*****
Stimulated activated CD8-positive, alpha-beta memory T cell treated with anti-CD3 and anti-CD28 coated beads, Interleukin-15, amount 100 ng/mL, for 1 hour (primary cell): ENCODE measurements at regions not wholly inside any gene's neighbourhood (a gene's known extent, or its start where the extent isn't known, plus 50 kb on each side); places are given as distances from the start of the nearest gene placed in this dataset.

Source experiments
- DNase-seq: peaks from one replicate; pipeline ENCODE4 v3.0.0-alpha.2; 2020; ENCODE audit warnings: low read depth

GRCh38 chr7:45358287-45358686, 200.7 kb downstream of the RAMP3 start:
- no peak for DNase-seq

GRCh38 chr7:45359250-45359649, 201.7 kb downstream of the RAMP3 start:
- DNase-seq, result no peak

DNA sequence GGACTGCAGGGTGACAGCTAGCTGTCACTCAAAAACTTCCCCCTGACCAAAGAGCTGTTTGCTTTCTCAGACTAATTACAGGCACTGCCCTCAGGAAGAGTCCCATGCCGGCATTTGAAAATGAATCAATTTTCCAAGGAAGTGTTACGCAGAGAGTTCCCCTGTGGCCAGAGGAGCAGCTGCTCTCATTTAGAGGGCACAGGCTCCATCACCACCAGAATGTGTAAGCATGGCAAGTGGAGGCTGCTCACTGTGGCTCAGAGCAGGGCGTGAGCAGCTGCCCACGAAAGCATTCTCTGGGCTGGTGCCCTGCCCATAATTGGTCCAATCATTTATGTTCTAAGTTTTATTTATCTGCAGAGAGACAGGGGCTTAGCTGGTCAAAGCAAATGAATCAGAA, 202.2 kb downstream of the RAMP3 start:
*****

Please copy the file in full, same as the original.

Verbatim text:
Stimulated activated CD8-positive, alpha-beta memory T cell treated with anti-CD3 and anti-CD28 coated beads, Interleukin-15, amount 100 ng/mL, for 1 hour (primary cell): ENCODE measurements at regions not wholly inside any gene's neighbourhood (a gene's known extent, or its start where the extent isn't known, plus 50 kb on each side); places are given as distances from the start of the nearest gene placed in this dataset.

Source experiments
- DNase-seq: peaks from one replicate; pipeline ENCODE4 v3.0.0-alpha.2; 2020; ENCODE audit warnings: low read depth

GRCh38 chr7:45358287-45358686, 200.7 kb downstream of the RAMP3 start:
- no peak for DNase-seq

GRCh38 chr7:45359250-45359649, 201.7 kb downstream of the RAMP3 start:
- DNase-seq, result no peak

DNA sequence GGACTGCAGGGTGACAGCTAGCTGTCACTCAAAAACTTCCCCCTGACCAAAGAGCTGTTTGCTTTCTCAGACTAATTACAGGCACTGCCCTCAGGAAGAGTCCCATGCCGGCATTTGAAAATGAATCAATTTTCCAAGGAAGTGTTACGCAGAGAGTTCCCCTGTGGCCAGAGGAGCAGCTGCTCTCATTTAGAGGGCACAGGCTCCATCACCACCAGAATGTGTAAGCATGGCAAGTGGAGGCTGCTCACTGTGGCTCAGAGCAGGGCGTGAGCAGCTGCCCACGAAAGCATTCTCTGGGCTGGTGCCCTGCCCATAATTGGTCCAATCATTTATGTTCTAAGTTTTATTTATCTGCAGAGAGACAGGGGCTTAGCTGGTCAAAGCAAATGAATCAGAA, 202.2 kb downstream of the RAMP3 start: